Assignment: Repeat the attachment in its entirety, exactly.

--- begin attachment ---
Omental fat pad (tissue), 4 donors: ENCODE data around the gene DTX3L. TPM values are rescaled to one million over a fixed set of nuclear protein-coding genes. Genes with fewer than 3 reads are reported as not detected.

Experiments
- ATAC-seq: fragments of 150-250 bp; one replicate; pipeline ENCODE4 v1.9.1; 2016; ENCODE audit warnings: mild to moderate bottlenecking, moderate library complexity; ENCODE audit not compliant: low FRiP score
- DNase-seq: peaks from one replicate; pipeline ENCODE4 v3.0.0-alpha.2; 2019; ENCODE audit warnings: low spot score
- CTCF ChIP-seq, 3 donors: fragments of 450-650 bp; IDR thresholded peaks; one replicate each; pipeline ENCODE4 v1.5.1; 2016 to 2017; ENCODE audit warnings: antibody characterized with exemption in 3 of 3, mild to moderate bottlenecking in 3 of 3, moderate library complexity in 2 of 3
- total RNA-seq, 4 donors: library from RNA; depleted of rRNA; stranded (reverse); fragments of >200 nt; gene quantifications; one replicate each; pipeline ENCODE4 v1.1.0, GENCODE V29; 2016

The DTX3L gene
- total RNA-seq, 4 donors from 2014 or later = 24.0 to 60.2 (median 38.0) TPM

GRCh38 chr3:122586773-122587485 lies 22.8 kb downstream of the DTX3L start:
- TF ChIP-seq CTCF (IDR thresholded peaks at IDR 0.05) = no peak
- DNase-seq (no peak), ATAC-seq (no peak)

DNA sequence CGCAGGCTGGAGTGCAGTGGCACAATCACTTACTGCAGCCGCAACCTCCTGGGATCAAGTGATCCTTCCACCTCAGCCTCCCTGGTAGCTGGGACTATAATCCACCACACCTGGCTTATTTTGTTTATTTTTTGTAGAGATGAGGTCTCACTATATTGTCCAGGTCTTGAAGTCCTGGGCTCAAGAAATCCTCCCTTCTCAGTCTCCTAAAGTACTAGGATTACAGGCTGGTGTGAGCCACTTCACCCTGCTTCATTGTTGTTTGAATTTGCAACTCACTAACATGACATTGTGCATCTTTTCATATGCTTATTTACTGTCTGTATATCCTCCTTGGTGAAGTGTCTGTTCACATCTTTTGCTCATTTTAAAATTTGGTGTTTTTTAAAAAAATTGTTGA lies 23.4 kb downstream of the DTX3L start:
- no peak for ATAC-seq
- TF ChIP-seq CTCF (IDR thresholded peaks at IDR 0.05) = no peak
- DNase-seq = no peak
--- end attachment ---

Omental fat pad (tissue), 4 donors: ENCODE data around the gene DTX3L. TPM values are rescaled to one million over a fixed set of nuclear protein-coding genes. Genes with fewer than 3 reads are reported as not detected.

Experiments
- ATAC-seq: fragments of 150-250 bp; one replicate; pipeline ENCODE4 v1.9.1; 2016; ENCODE audit warnings: mild to moderate bottlenecking, moderate library complexity; ENCODE audit not compliant: low FRiP score
- DNase-seq: peaks from one replicate; pipeline ENCODE4 v3.0.0-alpha.2; 2019; ENCODE audit warnings: low spot score
- CTCF ChIP-seq, 3 donors: fragments of 450-650 bp; IDR thresholded peaks; one replicate each; pipeline ENCODE4 v1.5.1; 2016 to 2017; ENCODE audit warnings: antibody characterized with exemption in 3 of 3, mild to moderate bottlenecking in 3 of 3, moderate library complexity in 2 of 3
- total RNA-seq, 4 donors: library from RNA; depleted of rRNA; stranded (reverse); fragments of >200 nt; gene quantifications; one replicate each; pipeline ENCODE4 v1.1.0, GENCODE V29; 2016

The DTX3L gene
- total RNA-seq, 4 donors from 2014 or later = 24.0 to 60.2 (median 38.0) TPM

GRCh38 chr3:122586773-122587485 lies 22.8 kb downstream of the DTX3L start:
- TF ChIP-seq CTCF (IDR thresholded peaks at IDR 0.05) = no peak
- DNase-seq (no peak), ATAC-seq (no peak)

DNA sequence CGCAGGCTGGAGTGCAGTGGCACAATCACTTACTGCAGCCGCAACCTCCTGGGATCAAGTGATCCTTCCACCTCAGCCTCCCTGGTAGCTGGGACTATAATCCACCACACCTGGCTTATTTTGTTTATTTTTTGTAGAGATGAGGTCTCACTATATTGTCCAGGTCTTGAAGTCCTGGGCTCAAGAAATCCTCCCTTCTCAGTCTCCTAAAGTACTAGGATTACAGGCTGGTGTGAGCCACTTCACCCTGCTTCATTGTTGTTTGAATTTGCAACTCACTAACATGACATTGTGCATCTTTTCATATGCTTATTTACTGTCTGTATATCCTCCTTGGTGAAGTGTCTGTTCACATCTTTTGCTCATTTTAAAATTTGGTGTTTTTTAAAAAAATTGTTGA lies 23.4 kb downstream of the DTX3L start:
- no peak for ATAC-seq
- TF ChIP-seq CTCF (IDR thresholded peaks at IDR 0.05) = no peak
- DNase-seq = no peak